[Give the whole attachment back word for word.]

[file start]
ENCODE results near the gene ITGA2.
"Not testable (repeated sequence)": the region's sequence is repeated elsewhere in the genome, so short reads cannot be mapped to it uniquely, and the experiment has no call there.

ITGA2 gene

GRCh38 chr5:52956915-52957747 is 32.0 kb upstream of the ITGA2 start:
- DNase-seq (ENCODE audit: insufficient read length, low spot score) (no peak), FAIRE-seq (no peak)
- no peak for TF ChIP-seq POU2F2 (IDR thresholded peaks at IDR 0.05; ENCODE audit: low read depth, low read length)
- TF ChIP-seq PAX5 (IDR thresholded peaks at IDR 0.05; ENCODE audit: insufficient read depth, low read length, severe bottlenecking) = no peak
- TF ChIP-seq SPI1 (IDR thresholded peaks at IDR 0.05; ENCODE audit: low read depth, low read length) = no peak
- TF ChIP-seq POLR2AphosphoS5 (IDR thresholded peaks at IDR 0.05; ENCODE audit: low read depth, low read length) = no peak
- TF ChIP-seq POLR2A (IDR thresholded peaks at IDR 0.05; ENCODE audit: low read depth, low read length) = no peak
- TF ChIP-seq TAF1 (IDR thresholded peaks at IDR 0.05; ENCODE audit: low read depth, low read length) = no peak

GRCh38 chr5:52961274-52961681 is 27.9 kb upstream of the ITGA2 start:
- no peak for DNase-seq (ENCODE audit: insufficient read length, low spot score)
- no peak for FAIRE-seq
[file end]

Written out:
ENCODE results near the gene ITGA2.
"Not testable (repeated sequence)": the region's sequence is repeated elsewhere in the genome, so short reads cannot be mapped to it uniquely, and the experiment has no call there.

ITGA2 gene

GRCh38 chr5:52956915-52957747 is 32.0 kb upstream of the ITGA2 start:
- DNase-seq (ENCODE audit: insufficient read length, low spot score) (no peak), FAIRE-seq (no peak)
- no peak for TF ChIP-seq POU2F2 (IDR thresholded peaks at IDR 0.05; ENCODE audit: low read depth, low read length)
- TF ChIP-seq PAX5 (IDR thresholded peaks at IDR 0.05; ENCODE audit: insufficient read depth, low read length, severe bottlenecking) = no peak
- TF ChIP-seq SPI1 (IDR thresholded peaks at IDR 0.05; ENCODE audit: low read depth, low read length) = no peak
- TF ChIP-seq POLR2AphosphoS5 (IDR thresholded peaks at IDR 0.05; ENCODE audit: low read depth, low read length) = no peak
- TF ChIP-seq POLR2A (IDR thresholded peaks at IDR 0.05; ENCODE audit: low read depth, low read length) = no peak
- TF ChIP-seq TAF1 (IDR thresholded peaks at IDR 0.05; ENCODE audit: low read depth, low read length) = no peak

GRCh38 chr5:52961274-52961681 is 27.9 kb upstream of the ITGA2 start:
- no peak for DNase-seq (ENCODE audit: insufficient read length, low spot score)
- no peak for FAIRE-seq